myself were Joe Brown, Dickie Pride, was Jack who called the shots. Sadly, group for the following week’s show. The
Georgie Fame, Johnny Gentle, Nelson it was Larry’s, and our, downfall when plugger agreed and the rest is history.
Keene, Duffy Power, Lance Fortune, Peter he thought he could usurp Jack by Cliff appeared and was an instant hit.
Wynn, Julian X and the sole female Sally determining what Marty would wear for He was however in the shadow of Marty,
Kelly. Within a matter of weeks of the the show. Not only was Jack a brilliant and that’s were he remained until Larry’s
birth of Oh Boy! the newly arrived artistes producer/director, he was also a guy you decision to pull Marty off the show.
found they were being pencilled in for didn’t question. His word was gospel. In Marty’s absence, Cliff’s profile on the
appearances on the show along with On Saturday mornings we transferred show was raised as he covered the main
theatre performances throughout the UK. from the rehearsal room at the Four spots hitherto held by Marty, plus, we
A caricature of Larry dressed as a Provinces of Ireland Club in Islington discovered that appearances by Billy Fury,
witch sat before a cauldron, stirring away to the nearby Hackney Empire for Dickie Pride, Duffy Power and myself had
as he popped us in the pot one by one transmission day. Enthusiasm, talent also been pulled. It was approximately
in an effort to produce a superstar, was and determination were always two months before the Parnes-Good
an image Joe Brown and I summoned made welcome, but egos? I only ever rift healed, during which time Cliff had
between us. Sadly, we were to be encountered a couple, and one word in assumed top spot and poor old Marty
disappointed, when Larry’s best-laid the ear by Jack and they were banished, had a comeback fight on his hands. The
plans started simmering when he decided never to be seen again. consensus within the industry at the time
to stir up a brew Jack Good didn’t like the Marty was running through a number was, that Larry’s lack of diplomacy had
taste of! when into the theatre strolled Larry. cost Marty his position as number one in
Such was the success of Oh Boy! that it Immaculately dressed with a fashionable British pop’s pecking order.
became a must for record companies and mohair overcoat over his shoulders, he It was over 40 years later that Jack told
agents to get their artists on the show if was accompanied by one of his many me he had no objection to the suit that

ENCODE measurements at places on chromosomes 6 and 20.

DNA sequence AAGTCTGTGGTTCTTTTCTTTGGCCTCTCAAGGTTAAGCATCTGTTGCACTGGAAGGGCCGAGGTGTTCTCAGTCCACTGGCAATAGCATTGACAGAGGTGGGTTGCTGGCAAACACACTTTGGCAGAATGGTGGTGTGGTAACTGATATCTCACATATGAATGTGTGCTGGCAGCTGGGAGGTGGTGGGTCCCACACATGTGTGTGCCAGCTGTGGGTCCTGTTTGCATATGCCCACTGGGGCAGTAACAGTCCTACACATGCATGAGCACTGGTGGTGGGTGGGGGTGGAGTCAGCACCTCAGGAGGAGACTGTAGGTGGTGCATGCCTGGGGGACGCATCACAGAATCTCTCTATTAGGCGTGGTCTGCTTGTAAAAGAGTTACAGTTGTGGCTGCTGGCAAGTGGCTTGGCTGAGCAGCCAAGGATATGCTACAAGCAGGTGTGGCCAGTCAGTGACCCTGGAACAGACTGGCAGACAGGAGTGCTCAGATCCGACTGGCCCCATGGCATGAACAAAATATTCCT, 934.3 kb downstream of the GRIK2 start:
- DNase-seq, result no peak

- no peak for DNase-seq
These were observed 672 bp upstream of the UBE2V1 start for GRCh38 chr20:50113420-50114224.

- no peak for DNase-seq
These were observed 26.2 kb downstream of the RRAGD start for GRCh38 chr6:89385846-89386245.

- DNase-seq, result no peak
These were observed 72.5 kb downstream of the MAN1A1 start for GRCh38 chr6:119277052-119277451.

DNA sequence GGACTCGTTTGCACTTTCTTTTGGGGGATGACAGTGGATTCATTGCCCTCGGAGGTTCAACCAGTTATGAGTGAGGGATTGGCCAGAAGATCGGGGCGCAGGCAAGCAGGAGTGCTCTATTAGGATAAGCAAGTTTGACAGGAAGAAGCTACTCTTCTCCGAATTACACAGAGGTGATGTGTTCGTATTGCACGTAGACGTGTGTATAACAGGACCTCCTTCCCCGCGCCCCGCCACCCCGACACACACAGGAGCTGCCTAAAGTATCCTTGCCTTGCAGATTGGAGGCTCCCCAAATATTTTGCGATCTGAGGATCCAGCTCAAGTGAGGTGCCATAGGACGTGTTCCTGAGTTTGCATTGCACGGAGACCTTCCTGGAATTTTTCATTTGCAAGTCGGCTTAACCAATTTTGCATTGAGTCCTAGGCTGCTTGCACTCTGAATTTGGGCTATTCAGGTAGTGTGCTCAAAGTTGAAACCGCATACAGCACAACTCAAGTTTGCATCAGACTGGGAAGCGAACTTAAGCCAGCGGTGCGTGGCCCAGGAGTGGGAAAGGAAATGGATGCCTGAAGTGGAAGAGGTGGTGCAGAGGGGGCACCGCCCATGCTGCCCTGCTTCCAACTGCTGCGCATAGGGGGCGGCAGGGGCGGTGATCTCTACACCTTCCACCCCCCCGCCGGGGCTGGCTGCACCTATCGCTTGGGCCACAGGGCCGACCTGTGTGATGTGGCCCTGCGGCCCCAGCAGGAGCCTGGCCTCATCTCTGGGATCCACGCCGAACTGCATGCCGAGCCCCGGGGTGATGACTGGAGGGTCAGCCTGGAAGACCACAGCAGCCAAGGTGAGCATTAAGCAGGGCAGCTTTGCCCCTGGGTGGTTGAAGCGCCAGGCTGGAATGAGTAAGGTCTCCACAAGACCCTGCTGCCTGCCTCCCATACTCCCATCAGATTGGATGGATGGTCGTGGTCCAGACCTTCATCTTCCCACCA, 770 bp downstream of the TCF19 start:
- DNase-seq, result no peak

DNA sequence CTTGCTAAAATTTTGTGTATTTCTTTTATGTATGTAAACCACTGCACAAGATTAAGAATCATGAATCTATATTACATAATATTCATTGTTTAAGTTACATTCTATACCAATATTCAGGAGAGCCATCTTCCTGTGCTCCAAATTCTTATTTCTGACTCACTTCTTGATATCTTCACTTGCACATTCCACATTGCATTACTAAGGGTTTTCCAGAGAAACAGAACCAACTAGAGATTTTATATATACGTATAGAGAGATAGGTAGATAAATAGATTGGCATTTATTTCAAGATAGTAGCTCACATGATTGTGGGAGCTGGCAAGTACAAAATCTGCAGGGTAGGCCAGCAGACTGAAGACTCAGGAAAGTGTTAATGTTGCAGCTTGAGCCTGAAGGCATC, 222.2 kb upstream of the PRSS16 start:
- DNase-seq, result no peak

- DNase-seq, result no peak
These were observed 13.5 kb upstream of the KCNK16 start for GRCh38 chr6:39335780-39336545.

they were to have a chance of getting into ‘drivers’ carrying a suit cover over one Larry had purchased for Marty. It was
the charts, and if anyone was entitled to arm and Larry’s briefcase in his hand. As just that he wanted Larry to know who
be carried away with the show’s success Marty finished his run through, Larry was boss. As Larry got greedier and more
demanding, some senior members of the
‘stable’ decided to get our own back! ✶
“Cliff ’s profile on the show was Vince’s book Vince Eager’s Rock’n’Roll
raised as he covered the main Files is available at www.vinceeager.
co.uk and all leading bookshops
spots hitherto held by Marty”
VINCE EAGER Illustration by Graham Fowell.
www.caricaturesandcartoons.co.uk

112 VINTAGE ROCK ISSUE 12


Competitio n!
WIN TICKETS TO
RETRO FESTIVAL!
The kind souls at Retro Festival have supplied us with a fantastic prize to give
away in our Rockabilly Special… Two very lucky readers have the opportunity to
bag one of two pairs of complimentary tickets for this year’s event, which takes
place on 8-10 August at White Waltham Airfield. Bands include The Kingcats, The
Doggone Honkabillies, Restless (UK), Class Of 1958, Greggie G, This Little Girl &
the Dillicats, Craig Shaw & the Illuminators, Rhythm River Trio, King Candy and
the Sugarpush, and there’s plenty of rockin’ DJs too. Add burlesque from Eliza
Delite and Marianne Cheesecake, flying displays, dance classes, vintage, classic
and American vehicles, a retro home wear and clothing market, auto jumble, kids’
zone, delicious food, bars and two campsites, and it’s destined to be one mighty
fine three-day party! Simply answer the question and follow the instructions…

How many live stages feature at this year’s Retro Festival?


To be in with a chance of getting your hands on a pair ot tickets, visit
www.vintagerockmag.com/competitions, click on the relevant question
and fill in your answer and email. Please indicate if you’d prefer not to be
contacted by Anthem Publishing and selected third parties with marketing
and related offers. Good luck!!
CodaEDDIE COCHRAN AND SHARON SHEELEY
Eddie Cochran and his sweetheart Sharon Sheeley were engaged at the time of
the car crash that tragically took his life in 1960 – both Sheeley and Gene Vincent
were also in the car, but survived the accident. Sheeley was a talented songwriter
in her own right and, at just 18 years old, she was the youngest ever female to
write a US No 1 – Ricky Nelson’s 1958 hit Poor Little Fool. She also wrote Brenda
Lee’s Dum Dum (with Jackie DeShannon) and co-wrote Cochran’s hit Somethin’
Else with his Cochran’s brother Bob, amongst many others too.
© Rex Features

114 VINTAGE ROCK ISSUE 12


@SonyLegacyUK
/LegacyRecordings

Elvis_RoyO_Vintage_Rock_Ad.indd 1 13/05/2014 10:08